Take one or two days to submerge yourself into this interactive course led by nationally recognized leadership scholar and trainer Dr. Anthony J. Marchese and you’ll leave with a roadmap for continuously improving your leadership skills. The four areas of content (Leading Self, Leading Others, Leading Teams, Leading the Agency) can be emphasized and focused on the needs of the group in attendance.

Course Topics: Equipping individuals at all levels with the knowledge, skills, behaviors, and confidence to lead with excellence; research-inspired best-practices and a practice-driven approach to increasing leadership effectiveness; self-assessments; an easy-to-remember framework for managing conversations with employees; strategies for cultivating high-performing teams; recommendations to increase your influence within your agency.


MG-12: The High-Performing Team (1 day)

This  interactive, full-day learning experience is based upon Social Styles, an industry-tested assessment that helps leaders leverage individual personality types and strengths to promote accurate communication, diminish unhealthy conflict, and increase individual and collective performance. The High-Performing Team, led by nationally recognized leadership scholar and trainer Dr. Anthony J. Marchese, includes assessments, relevant articles and videos, real-life simulations, and practical suggestions for ongoing sustainability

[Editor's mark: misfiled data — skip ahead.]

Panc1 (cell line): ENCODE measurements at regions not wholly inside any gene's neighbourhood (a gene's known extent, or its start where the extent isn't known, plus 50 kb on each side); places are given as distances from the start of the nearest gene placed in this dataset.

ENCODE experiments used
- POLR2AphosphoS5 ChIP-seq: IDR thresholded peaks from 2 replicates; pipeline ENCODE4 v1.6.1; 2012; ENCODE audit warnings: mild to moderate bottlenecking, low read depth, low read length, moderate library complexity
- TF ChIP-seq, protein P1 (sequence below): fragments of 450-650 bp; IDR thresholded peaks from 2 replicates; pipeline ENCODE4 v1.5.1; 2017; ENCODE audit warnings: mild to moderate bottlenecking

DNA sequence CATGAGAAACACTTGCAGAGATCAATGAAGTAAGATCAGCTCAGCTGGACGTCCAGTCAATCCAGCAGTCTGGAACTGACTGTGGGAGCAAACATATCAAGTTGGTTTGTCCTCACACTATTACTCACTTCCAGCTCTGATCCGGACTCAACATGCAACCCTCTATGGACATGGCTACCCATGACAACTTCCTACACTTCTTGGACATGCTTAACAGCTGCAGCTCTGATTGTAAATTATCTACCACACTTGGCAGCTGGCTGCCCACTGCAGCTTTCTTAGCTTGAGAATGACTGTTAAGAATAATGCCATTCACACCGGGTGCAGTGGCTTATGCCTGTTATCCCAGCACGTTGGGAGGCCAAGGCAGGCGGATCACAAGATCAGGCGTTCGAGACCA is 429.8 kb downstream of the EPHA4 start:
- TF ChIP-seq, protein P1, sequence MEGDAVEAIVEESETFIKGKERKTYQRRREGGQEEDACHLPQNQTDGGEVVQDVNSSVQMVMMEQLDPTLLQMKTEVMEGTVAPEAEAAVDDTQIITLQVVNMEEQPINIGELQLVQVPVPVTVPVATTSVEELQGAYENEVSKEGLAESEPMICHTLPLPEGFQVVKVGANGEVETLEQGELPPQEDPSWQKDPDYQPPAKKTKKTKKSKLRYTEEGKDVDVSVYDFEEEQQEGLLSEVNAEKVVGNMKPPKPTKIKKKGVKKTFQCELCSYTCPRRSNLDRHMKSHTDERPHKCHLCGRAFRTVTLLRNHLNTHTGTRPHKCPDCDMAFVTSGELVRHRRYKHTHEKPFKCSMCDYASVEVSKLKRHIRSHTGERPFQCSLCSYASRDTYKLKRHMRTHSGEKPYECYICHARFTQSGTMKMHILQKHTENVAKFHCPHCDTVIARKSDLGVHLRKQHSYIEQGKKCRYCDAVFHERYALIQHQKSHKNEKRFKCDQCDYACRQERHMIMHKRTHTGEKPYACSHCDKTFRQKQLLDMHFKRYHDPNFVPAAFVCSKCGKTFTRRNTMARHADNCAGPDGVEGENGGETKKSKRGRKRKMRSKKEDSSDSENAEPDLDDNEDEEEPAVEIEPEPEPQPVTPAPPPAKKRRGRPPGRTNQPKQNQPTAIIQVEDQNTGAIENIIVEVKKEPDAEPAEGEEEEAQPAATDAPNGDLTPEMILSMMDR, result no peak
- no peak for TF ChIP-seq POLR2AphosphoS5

Course topics:  The neuroscience behind peak performance; the composition of teams of excellence; strategies to understand and negotiate individual differences; align team goals with those of the agency.


MG-13: Developing & Defending Discipline: Holding Federal Employees Accountable (3 days)